Using the heat of our planet to power our lives.

The center of the Earth is 10,800°F. That’s the same as the surface of the sun!

Geothermal energy is heat that comes from below the Earth’s surface. Many places around the world, such as geysers and volcanoes, release geothermal energy naturally, dispelling heat into the air. Using those same principles, we can harness geothermal energy to generate electricity to power homes and businesses.

When we dig beneath the surface of the Earth, things get hot. Really hot. The further down we dig, the hotter it gets. If we could reach the center of the Earth, we’d encounter temperatures somewhere in the range of 10,800°F. That’s the kind of heat you’d experience if you were standing on the surface of the sun.

But we don’t have to dig that far down to get an endless supply of heat to generate electricity.

Watch this quick 2-minute video about how geothermal energy works:

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How geothermal energy works:

If you could crack the Earth in half and take a look at its inside, you’d find layers of rock, magma and metals that look a bit like layers of an onion. As these substances continue to interact with each other and naturally decay, they produce incredible amounts of heat. That’s why we call it geothermal energy: Geothermal is Greek for “heat from the Earth.”

Source

We locate geothermal energy resources that are close to the Earth’s surface and drill down to capture geothermal energy as heat.

Harness

Geothermal energy rises through a directed pathway in the form of dry steam or hot water that’s turned into steam.

Generate

The hot steam rises to the surface and pushes a turbine, rotating a generator.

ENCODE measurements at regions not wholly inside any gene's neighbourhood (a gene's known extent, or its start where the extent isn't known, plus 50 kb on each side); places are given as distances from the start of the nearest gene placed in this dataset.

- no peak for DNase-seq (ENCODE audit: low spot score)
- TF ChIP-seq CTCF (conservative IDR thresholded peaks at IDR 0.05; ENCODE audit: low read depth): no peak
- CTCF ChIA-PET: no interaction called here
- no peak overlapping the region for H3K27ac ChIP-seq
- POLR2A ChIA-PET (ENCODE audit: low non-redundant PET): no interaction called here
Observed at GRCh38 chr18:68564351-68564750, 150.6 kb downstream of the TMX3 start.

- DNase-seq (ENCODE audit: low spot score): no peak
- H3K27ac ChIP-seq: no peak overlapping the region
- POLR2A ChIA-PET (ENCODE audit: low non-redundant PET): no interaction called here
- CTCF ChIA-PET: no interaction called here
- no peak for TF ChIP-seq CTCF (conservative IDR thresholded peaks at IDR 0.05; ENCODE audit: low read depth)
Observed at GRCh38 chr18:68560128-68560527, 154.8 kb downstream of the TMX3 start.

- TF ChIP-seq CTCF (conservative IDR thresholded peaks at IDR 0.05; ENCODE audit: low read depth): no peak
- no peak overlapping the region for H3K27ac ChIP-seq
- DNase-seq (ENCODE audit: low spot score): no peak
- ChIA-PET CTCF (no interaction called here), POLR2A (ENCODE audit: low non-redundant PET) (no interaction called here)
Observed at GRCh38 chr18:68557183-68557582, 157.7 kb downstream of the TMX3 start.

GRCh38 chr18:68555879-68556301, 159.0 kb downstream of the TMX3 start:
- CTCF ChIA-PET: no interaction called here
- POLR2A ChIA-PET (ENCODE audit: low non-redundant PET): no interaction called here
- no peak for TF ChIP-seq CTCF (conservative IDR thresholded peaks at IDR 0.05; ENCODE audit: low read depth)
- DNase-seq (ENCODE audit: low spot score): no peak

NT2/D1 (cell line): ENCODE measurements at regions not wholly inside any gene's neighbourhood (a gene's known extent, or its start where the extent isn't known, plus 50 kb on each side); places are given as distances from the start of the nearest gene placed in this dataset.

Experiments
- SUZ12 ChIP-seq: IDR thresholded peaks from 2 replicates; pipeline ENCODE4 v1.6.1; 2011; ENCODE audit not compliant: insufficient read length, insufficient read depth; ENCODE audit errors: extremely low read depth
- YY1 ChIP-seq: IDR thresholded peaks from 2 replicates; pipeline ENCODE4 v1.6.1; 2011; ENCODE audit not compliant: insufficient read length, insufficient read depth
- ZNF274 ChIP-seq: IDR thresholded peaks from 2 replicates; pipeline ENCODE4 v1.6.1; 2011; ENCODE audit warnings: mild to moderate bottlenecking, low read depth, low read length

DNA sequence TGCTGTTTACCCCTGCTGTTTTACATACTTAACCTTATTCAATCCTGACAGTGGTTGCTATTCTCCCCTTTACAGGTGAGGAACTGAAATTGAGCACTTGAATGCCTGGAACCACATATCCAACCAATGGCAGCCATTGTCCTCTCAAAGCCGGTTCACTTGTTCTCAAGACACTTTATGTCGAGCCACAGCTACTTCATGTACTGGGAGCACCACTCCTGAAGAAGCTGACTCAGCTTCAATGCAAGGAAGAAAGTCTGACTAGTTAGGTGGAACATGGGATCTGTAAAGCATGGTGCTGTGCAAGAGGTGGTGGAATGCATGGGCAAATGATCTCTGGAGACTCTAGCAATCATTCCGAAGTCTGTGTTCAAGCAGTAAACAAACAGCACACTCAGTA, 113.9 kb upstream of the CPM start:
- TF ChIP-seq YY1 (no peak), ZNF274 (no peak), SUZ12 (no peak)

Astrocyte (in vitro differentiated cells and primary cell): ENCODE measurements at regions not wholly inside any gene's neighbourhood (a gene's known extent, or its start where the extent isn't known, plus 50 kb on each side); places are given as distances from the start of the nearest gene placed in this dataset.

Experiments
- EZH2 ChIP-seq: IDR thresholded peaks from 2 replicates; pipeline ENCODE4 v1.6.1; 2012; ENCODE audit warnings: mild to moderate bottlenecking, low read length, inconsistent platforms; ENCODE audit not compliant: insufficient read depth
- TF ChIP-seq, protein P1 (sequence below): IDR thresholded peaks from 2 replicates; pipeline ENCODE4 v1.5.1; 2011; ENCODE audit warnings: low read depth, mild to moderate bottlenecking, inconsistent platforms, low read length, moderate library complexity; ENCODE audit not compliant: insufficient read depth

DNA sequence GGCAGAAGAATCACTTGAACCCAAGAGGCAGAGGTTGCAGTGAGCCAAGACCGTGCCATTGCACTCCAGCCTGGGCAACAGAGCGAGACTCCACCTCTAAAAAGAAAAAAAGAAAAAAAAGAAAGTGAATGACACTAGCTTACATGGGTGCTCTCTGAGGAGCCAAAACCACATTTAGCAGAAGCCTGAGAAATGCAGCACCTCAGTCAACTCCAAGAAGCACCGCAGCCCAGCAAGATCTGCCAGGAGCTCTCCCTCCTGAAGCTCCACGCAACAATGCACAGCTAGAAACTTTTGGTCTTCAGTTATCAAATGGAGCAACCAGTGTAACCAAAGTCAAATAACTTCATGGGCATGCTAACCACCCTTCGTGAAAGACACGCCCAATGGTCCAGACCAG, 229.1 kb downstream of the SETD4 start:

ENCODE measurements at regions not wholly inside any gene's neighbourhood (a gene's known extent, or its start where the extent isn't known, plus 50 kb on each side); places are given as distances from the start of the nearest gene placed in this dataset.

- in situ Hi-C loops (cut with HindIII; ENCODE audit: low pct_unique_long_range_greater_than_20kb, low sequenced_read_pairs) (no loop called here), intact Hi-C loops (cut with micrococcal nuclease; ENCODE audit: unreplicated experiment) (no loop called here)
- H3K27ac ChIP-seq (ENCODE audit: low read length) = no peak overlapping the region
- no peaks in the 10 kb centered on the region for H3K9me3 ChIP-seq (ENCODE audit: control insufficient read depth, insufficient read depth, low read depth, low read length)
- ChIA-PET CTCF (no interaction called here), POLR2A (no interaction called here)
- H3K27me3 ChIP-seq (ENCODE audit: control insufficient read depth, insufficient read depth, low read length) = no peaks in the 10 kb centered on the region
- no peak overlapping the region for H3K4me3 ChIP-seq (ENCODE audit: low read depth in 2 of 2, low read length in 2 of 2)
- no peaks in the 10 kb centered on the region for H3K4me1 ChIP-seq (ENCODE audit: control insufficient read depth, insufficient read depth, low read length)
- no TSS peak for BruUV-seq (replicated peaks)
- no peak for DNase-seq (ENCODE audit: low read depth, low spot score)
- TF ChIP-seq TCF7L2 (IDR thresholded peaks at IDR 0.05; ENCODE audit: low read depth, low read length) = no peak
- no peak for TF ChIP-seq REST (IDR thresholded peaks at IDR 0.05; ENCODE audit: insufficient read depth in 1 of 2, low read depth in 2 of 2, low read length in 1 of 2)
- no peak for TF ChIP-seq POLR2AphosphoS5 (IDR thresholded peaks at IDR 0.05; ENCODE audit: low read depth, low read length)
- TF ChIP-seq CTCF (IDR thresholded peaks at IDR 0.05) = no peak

Distribute

The generator produces electricity and sends it to the electric grid, which distributes the electricity to homes and businesses.

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Is geothermal energy renewable?

Yes. Due to the constant pressure and the natural decay of radioactive particles that are happening to the rock underneath the Earth’s surface, our planet is constantly producing geothermal energy in the form of heat. Long story short — as long as there’s a planet Earth, there will be geothermal energy. That makes geothermal energy 100% renewable.

Where we use geothermal energy:

Because geothermal energy is located beneath the Earth’s surface, we build geothermal energy plants in locations where the surface layer is thinnest. In the United States, the majority of our geothermal energy is sourced in states like Hawaii and California, which are full of naturally occurring geothermal vents such as geysers, hot springs and volcanoes.

How we use geothermal energy:

Today, the U.S. Department of Energy is funding research and development of applications beyond electricity, such as natural heating and cooling for buildings. These applications will help us expand the reach of geothermal energy in the U.S., empowering us to move further away from more polluting energy sources like fossil fuels.

The pros of geothermal energy:

Reliable
Geothermal energy is a reliable form of renewable energy that doesn’t depend on weather conditions.
Cutting Edge
The United States leads the way in geothermal power generation, with geothermal power plants in seven states and a capacity of more than 3.6 gigawatts.*
Versatile
Geothermal energy can be used for more than just electricity generation; some of its current applications include direct-use heating for buildings, regulating water temperatures at fish farms, and pasteurizing milk.
Growing
Geothermal energy is a growing market, with new research allowing us to be better at harnessing its power.

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*U.S. Department of Energy
This page is for general educational purposes only.

Explore more renewable energy sources:

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Wind Energy

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Geothermal Energy

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Hydroelectricity

Harnessing the energy of flowing rivers, oceans and waterfalls.

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Biomass Energy

Releasing and reusing the energy stored in waste and organic matter.

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